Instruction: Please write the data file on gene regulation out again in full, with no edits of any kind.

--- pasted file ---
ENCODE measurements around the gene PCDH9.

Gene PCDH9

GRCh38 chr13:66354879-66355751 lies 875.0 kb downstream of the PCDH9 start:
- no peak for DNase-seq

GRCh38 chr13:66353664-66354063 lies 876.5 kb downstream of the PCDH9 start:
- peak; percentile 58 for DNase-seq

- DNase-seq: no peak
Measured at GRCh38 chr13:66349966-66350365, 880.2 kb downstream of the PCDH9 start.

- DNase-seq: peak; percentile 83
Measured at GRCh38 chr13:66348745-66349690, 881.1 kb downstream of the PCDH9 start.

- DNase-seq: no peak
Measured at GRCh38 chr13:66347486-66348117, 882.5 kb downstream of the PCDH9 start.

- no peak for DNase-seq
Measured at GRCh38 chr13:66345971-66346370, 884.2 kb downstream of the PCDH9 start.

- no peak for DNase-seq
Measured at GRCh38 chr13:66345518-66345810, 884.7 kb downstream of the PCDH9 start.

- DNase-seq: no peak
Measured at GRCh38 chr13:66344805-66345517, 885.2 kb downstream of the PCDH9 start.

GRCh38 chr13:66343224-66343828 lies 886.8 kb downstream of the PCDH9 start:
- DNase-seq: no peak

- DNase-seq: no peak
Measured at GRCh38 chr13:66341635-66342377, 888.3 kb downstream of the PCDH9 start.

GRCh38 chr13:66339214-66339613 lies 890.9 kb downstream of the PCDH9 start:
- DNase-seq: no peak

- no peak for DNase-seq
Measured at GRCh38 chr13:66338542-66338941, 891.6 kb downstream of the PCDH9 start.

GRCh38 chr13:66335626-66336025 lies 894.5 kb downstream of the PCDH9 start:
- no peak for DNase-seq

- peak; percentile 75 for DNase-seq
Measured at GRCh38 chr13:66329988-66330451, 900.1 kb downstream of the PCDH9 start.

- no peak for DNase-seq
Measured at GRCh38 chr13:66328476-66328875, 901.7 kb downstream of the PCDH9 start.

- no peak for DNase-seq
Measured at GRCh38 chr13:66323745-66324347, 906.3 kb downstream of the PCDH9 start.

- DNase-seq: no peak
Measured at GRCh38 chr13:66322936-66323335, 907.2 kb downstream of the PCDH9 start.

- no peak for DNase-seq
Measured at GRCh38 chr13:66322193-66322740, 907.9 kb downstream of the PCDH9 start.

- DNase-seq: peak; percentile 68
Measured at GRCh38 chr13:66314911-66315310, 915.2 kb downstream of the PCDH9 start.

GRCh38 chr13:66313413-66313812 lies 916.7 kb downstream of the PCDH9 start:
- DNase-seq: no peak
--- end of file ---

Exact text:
ENCODE measurements around the gene PCDH9.

Gene PCDH9

GRCh38 chr13:66354879-66355751 lies 875.0 kb downstream of the PCDH9 start:
- no peak for DNase-seq

GRCh38 chr13:66353664-66354063 lies 876.5 kb downstream of the PCDH9 start:
- peak; percentile 58 for DNase-seq

- DNase-seq: no peak
Measured at GRCh38 chr13:66349966-66350365, 880.2 kb downstream of the PCDH9 start.

- DNase-seq: peak; percentile 83
Measured at GRCh38 chr13:66348745-66349690, 881.1 kb downstream of the PCDH9 start.

- DNase-seq: no peak
Measured at GRCh38 chr13:66347486-66348117, 882.5 kb downstream of the PCDH9 start.

- no peak for DNase-seq
Measured at GRCh38 chr13:66345971-66346370, 884.2 kb downstream of the PCDH9 start.

- no peak for DNase-seq
Measured at GRCh38 chr13:66345518-66345810, 884.7 kb downstream of the PCDH9 start.

- DNase-seq: no peak
Measured at GRCh38 chr13:66344805-66345517, 885.2 kb downstream of the PCDH9 start.

GRCh38 chr13:66343224-66343828 lies 886.8 kb downstream of the PCDH9 start:
- DNase-seq: no peak

- DNase-seq: no peak
Measured at GRCh38 chr13:66341635-66342377, 888.3 kb downstream of the PCDH9 start.

GRCh38 chr13:66339214-66339613 lies 890.9 kb downstream of the PCDH9 start:
- DNase-seq: no peak

- no peak for DNase-seq
Measured at GRCh38 chr13:66338542-66338941, 891.6 kb downstream of the PCDH9 start.

GRCh38 chr13:66335626-66336025 lies 894.5 kb downstream of the PCDH9 start:
- no peak for DNase-seq

- peak; percentile 75 for DNase-seq
Measured at GRCh38 chr13:66329988-66330451, 900.1 kb downstream of the PCDH9 start.

- no peak for DNase-seq
Measured at GRCh38 chr13:66328476-66328875, 901.7 kb downstream of the PCDH9 start.

- no peak for DNase-seq
Measured at GRCh38 chr13:66323745-66324347, 906.3 kb downstream of the PCDH9 start.

- DNase-seq: no peak
Measured at GRCh38 chr13:66322936-66323335, 907.2 kb downstream of the PCDH9 start.

- no peak for DNase-seq
Measured at GRCh38 chr13:66322193-66322740, 907.9 kb downstream of the PCDH9 start.

- DNase-seq: peak; percentile 68
Measured at GRCh38 chr13:66314911-66315310, 915.2 kb downstream of the PCDH9 start.

GRCh38 chr13:66313413-66313812 lies 916.7 kb downstream of the PCDH9 start:
- DNase-seq: no peak